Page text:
Time for a Leap! | God's World News
Time for a Leap!
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Posted: February 28, 2024
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    February 29 is leap day. (AP/Charlie Riedel)


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Leap year. It adds a 29th day to February roughly every four years. So how did it all begin—and why?

Have a look at some of the numbers and history behind the day.

Leap day is . . . math.

It’s mind-boggling math! We measure each year using 365 24-hour periods, or days. But Earth’s orbit isn’t precisely 365 days long. The trip around the Sun takes about six hours longer than that. Leap year adjusts the calendar to fit the Earth’s movements. It exists to keep the months in sync with events that happen every year, such as equinoxes and solstices. (Those mark the beginning of each season.)

The next leap years are 2028, 2032, and 2036. But not every four years is a leaper. Adding a leap day every four years would make the calendar longer by more than 44 minutes.

Years divisible by 100 do not follow the four-year leap day rule . . . unless they are also divisible by 400. In the past 500 years, there was no leap day in 1700, 1800, and 1900. But 2000 had one. In the next 500 years, there will be no leap day in 2100, 2200, 2300, or 2500.

Is your brain melting yet?

Leap day is . . . necessary.

What would happen without leap day? Nothing good. Especially for people who plant crops! The calendar would get really confusing.

“Without the leap years, after a few hundred years we will have summer in November,” says physics instructor Younas Khan. “Christmas will be in summer. There will be no snow.”

Leap day is . . . history.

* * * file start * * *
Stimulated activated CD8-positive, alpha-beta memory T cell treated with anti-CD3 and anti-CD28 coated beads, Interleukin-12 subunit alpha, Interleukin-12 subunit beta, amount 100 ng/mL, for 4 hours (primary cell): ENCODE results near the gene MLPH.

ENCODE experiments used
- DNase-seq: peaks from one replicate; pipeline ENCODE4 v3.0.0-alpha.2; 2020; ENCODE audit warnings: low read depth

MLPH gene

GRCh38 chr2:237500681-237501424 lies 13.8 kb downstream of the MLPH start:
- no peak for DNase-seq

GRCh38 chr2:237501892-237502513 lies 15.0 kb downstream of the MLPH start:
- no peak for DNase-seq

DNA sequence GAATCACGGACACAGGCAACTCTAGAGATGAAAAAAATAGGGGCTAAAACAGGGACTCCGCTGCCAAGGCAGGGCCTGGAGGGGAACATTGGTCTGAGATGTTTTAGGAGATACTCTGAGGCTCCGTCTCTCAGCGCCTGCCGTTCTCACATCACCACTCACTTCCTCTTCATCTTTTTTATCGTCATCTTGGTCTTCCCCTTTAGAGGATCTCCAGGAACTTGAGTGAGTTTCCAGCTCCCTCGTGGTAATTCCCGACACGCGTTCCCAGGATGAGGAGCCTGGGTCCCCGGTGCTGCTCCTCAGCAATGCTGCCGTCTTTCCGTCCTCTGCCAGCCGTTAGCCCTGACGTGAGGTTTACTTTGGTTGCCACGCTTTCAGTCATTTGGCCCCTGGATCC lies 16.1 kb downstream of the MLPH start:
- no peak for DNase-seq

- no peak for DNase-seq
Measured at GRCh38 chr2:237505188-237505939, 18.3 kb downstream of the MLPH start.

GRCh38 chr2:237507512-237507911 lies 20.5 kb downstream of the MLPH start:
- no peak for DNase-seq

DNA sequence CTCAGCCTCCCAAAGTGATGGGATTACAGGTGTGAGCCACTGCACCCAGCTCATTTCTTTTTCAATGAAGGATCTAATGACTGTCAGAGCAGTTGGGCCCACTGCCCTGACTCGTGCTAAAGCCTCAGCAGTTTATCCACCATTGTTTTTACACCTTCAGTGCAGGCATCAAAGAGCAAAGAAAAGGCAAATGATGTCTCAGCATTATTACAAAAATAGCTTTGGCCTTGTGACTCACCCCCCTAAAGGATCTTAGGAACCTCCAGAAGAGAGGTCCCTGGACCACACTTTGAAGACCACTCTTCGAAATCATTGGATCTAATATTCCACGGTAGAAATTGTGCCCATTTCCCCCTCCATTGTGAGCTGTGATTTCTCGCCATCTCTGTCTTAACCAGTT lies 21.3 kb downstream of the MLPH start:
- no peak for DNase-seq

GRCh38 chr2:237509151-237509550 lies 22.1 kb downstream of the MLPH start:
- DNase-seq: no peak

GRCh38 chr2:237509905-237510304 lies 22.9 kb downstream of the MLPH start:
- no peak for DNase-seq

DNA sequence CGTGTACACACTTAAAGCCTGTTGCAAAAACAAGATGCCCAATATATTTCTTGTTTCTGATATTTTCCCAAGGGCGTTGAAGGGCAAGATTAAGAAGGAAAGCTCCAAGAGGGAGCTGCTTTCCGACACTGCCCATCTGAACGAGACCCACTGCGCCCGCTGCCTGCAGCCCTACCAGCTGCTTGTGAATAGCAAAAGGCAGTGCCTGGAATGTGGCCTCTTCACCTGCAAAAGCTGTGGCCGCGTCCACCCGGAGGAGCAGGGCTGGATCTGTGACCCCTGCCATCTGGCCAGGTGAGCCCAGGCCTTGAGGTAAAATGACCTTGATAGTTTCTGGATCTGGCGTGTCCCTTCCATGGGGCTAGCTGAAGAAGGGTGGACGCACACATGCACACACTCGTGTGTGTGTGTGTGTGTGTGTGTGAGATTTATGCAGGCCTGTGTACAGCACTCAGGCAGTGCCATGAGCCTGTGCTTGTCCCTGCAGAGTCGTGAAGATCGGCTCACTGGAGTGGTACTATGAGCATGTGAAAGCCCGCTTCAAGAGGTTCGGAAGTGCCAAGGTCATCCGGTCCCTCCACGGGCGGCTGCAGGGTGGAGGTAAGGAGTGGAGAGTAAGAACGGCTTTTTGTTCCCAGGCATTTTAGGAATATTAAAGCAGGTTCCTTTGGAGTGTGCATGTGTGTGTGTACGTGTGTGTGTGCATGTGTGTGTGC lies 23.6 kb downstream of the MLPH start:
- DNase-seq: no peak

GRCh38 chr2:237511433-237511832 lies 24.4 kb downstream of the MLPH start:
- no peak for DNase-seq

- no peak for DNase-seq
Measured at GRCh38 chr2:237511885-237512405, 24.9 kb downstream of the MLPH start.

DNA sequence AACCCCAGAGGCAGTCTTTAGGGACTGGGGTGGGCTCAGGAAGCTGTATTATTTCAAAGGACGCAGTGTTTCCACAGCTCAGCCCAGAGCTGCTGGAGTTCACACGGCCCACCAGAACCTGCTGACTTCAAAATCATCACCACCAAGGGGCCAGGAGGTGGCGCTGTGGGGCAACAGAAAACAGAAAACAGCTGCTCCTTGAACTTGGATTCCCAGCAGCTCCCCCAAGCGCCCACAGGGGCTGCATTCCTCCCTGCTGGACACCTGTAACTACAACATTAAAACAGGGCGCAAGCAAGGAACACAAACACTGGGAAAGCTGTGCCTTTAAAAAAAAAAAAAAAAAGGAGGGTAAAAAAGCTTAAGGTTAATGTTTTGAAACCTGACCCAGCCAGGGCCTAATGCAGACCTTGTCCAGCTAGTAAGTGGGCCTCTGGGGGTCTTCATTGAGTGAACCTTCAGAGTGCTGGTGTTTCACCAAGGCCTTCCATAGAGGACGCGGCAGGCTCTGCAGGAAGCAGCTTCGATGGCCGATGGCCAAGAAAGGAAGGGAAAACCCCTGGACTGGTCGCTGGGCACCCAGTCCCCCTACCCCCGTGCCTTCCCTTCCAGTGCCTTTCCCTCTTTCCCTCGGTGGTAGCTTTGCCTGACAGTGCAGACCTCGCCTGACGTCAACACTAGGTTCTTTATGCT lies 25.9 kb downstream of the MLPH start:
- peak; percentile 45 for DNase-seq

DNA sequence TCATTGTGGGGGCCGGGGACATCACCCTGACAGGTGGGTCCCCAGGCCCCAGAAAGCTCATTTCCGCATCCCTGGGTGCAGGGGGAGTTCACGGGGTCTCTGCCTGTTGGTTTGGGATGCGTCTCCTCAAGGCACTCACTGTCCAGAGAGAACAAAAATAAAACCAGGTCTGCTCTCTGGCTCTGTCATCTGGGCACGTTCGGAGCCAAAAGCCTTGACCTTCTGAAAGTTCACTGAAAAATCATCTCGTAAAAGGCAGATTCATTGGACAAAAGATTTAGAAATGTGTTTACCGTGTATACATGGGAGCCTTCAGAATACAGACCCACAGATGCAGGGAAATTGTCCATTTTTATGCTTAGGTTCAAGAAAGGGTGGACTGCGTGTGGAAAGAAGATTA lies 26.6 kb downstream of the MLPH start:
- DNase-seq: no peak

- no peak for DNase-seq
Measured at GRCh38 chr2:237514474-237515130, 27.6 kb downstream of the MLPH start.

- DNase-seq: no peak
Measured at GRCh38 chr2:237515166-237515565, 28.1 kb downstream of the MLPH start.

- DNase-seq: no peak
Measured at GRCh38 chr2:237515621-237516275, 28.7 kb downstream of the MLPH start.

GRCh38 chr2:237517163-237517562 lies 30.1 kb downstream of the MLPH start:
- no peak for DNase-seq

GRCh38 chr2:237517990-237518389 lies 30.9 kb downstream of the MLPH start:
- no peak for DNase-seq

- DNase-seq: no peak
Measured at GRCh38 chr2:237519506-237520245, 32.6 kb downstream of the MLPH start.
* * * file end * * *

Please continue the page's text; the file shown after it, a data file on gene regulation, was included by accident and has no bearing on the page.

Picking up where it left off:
The Bible tells us that God “made the Moon to mark the seasons” and that “the Sun knows its time for setting.” (Psalm 104:19) For all of history, people have used the motions of the Earth and Moon to make calendars and plan their lives. Ancient calendars were based on the phases of the Moon or the Sun.

Now hop on over to the Roman Empire. Emperor Julius Caesar’s part of the world was having a problem with “calendar drift.” So he introduced his Julian calendar in 46 B.C. It used only the Sun to guide its dates. It set each year at 365.25 days. Once every four years, an extra day was added.

But still, under Julius, there was drift. There were too many leap years! That’s because the solar year isn’t precisely 365.25 days. It’s 365.242.

People in the Western world used the Julian calendar for hundreds of years. Enter Pope Gregory XIII. He noticed that Easter was coming later in the year than it used too. He wanted to keep it in the spring. His Gregorian calendar took effect in the late 16th century. We still use it. It isn’t perfect though, because we still need a leap year.

Do you know anyone who was born on a leap day? About five million people worldwide share the leap birthday.